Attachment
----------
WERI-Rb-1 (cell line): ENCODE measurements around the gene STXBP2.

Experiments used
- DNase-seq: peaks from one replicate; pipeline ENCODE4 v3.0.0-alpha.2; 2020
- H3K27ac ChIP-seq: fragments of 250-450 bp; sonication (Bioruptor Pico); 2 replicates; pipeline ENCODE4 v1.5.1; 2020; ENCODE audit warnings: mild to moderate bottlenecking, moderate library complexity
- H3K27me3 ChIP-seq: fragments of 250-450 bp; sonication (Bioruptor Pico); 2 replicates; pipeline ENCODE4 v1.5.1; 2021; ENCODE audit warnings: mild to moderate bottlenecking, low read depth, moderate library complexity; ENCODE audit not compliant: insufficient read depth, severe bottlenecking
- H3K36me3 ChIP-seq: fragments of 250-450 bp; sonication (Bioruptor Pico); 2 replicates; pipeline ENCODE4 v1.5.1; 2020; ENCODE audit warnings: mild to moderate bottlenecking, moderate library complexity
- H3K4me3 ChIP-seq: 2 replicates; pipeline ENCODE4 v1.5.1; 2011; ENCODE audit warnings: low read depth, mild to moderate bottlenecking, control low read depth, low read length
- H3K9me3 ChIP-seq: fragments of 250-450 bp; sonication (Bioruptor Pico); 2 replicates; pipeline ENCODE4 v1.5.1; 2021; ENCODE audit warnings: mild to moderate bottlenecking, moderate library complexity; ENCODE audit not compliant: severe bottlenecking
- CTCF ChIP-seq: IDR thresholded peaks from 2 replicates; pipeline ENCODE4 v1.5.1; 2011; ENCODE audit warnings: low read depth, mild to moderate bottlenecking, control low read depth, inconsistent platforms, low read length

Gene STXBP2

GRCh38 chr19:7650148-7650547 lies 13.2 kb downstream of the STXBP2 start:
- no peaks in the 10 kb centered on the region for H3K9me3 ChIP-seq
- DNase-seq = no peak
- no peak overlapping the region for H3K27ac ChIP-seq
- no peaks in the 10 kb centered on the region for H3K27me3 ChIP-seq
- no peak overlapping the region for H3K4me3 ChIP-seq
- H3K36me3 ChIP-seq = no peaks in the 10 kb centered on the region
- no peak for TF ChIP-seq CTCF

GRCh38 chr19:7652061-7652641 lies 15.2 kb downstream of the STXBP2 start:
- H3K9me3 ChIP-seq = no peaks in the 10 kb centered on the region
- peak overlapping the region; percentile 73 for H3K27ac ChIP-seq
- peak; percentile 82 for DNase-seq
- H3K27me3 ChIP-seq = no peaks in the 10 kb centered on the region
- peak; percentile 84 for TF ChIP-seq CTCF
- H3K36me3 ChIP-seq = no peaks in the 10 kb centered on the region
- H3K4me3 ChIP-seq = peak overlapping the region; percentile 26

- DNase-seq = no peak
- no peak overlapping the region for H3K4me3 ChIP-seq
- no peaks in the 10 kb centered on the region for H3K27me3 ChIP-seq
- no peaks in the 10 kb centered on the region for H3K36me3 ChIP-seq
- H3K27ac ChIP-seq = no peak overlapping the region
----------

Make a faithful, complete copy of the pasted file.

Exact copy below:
WERI-Rb-1 (cell line): ENCODE measurements around the gene STXBP2.

Experiments used
- DNase-seq: peaks from one replicate; pipeline ENCODE4 v3.0.0-alpha.2; 2020
- H3K27ac ChIP-seq: fragments of 250-450 bp; sonication (Bioruptor Pico); 2 replicates; pipeline ENCODE4 v1.5.1; 2020; ENCODE audit warnings: mild to moderate bottlenecking, moderate library complexity
- H3K27me3 ChIP-seq: fragments of 250-450 bp; sonication (Bioruptor Pico); 2 replicates; pipeline ENCODE4 v1.5.1; 2021; ENCODE audit warnings: mild to moderate bottlenecking, low read depth, moderate library complexity; ENCODE audit not compliant: insufficient read depth, severe bottlenecking
- H3K36me3 ChIP-seq: fragments of 250-450 bp; sonication (Bioruptor Pico); 2 replicates; pipeline ENCODE4 v1.5.1; 2020; ENCODE audit warnings: mild to moderate bottlenecking, moderate library complexity
- H3K4me3 ChIP-seq: 2 replicates; pipeline ENCODE4 v1.5.1; 2011; ENCODE audit warnings: low read depth, mild to moderate bottlenecking, control low read depth, low read length
- H3K9me3 ChIP-seq: fragments of 250-450 bp; sonication (Bioruptor Pico); 2 replicates; pipeline ENCODE4 v1.5.1; 2021; ENCODE audit warnings: mild to moderate bottlenecking, moderate library complexity; ENCODE audit not compliant: severe bottlenecking
- CTCF ChIP-seq: IDR thresholded peaks from 2 replicates; pipeline ENCODE4 v1.5.1; 2011; ENCODE audit warnings: low read depth, mild to moderate bottlenecking, control low read depth, inconsistent platforms, low read length

Gene STXBP2

GRCh38 chr19:7650148-7650547 lies 13.2 kb downstream of the STXBP2 start:
- no peaks in the 10 kb centered on the region for H3K9me3 ChIP-seq
- DNase-seq = no peak
- no peak overlapping the region for H3K27ac ChIP-seq
- no peaks in the 10 kb centered on the region for H3K27me3 ChIP-seq
- no peak overlapping the region for H3K4me3 ChIP-seq
- H3K36me3 ChIP-seq = no peaks in the 10 kb centered on the region
- no peak for TF ChIP-seq CTCF

GRCh38 chr19:7652061-7652641 lies 15.2 kb downstream of the STXBP2 start:
- H3K9me3 ChIP-seq = no peaks in the 10 kb centered on the region
- peak overlapping the region; percentile 73 for H3K27ac ChIP-seq
- peak; percentile 82 for DNase-seq
- H3K27me3 ChIP-seq = no peaks in the 10 kb centered on the region
- peak; percentile 84 for TF ChIP-seq CTCF
- H3K36me3 ChIP-seq = no peaks in the 10 kb centered on the region
- H3K4me3 ChIP-seq = peak overlapping the region; percentile 26

- DNase-seq = no peak
- no peak overlapping the region for H3K4me3 ChIP-seq
- no peaks in the 10 kb centered on the region for H3K27me3 ChIP-seq
- no peaks in the 10 kb centered on the region for H3K36me3 ChIP-seq
- H3K27ac ChIP-seq = no peak overlapping the region